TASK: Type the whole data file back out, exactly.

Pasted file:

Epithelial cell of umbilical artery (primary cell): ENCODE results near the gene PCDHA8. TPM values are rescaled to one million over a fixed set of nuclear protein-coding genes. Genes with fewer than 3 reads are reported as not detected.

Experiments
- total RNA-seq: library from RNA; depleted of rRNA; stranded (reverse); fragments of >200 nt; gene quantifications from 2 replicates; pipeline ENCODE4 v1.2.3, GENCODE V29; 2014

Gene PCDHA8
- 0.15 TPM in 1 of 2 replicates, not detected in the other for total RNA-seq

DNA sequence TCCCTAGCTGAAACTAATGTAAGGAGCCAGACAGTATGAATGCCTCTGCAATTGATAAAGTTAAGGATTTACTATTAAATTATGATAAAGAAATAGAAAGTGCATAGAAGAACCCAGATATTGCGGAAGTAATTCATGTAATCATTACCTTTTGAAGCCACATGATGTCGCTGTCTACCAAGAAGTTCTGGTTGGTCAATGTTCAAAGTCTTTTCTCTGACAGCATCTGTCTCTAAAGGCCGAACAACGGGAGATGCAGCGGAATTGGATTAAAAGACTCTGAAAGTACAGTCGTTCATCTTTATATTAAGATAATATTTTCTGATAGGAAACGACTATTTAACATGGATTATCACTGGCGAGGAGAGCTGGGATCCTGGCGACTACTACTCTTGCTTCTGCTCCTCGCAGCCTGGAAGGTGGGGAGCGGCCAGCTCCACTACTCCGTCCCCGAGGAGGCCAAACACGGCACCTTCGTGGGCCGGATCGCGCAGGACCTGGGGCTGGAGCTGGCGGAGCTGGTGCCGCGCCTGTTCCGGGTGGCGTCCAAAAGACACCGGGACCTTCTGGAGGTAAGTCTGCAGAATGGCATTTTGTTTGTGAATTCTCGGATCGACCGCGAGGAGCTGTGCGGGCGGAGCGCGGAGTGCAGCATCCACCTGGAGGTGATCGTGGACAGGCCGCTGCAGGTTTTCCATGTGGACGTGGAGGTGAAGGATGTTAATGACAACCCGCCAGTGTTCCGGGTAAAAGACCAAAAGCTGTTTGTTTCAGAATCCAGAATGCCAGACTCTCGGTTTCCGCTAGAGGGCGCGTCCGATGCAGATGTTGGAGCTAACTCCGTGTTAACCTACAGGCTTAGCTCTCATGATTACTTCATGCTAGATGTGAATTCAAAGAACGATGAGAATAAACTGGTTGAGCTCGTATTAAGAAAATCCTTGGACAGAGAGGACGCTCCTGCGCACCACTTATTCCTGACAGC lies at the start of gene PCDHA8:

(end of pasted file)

Epithelial cell of umbilical artery (primary cell): ENCODE results near the gene PCDHA8. TPM values are rescaled to one million over a fixed set of nuclear protein-coding genes. Genes with fewer than 3 reads are reported as not detected.

Experiments
- total RNA-seq: library from RNA; depleted of rRNA; stranded (reverse); fragments of >200 nt; gene quantifications from 2 replicates; pipeline ENCODE4 v1.2.3, GENCODE V29; 2014

Gene PCDHA8
- 0.15 TPM in 1 of 2 replicates, not detected in the other for total RNA-seq

DNA sequence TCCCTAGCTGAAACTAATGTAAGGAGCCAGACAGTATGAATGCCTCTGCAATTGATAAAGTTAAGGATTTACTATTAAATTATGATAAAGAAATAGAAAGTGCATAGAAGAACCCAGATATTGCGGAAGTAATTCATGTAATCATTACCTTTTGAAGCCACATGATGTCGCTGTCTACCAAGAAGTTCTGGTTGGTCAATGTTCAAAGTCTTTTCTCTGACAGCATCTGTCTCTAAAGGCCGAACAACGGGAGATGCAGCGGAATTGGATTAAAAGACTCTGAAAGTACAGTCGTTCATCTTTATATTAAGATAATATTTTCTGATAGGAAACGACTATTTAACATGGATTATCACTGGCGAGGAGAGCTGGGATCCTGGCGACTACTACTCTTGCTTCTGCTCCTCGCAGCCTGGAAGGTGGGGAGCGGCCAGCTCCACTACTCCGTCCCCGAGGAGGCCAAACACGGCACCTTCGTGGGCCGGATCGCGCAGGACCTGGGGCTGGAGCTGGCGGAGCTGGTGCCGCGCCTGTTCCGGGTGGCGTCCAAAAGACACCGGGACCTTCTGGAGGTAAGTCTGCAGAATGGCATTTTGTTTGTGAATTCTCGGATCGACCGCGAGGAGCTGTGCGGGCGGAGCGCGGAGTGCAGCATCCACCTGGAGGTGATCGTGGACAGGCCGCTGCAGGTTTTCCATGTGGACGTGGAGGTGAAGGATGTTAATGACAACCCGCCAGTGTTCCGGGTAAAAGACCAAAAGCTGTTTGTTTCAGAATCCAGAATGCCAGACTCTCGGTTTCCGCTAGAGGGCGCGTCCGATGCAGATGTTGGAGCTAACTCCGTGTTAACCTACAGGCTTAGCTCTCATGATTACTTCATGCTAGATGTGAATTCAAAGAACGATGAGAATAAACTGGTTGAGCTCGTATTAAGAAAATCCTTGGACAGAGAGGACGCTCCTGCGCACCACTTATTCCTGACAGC lies at the start of gene PCDHA8: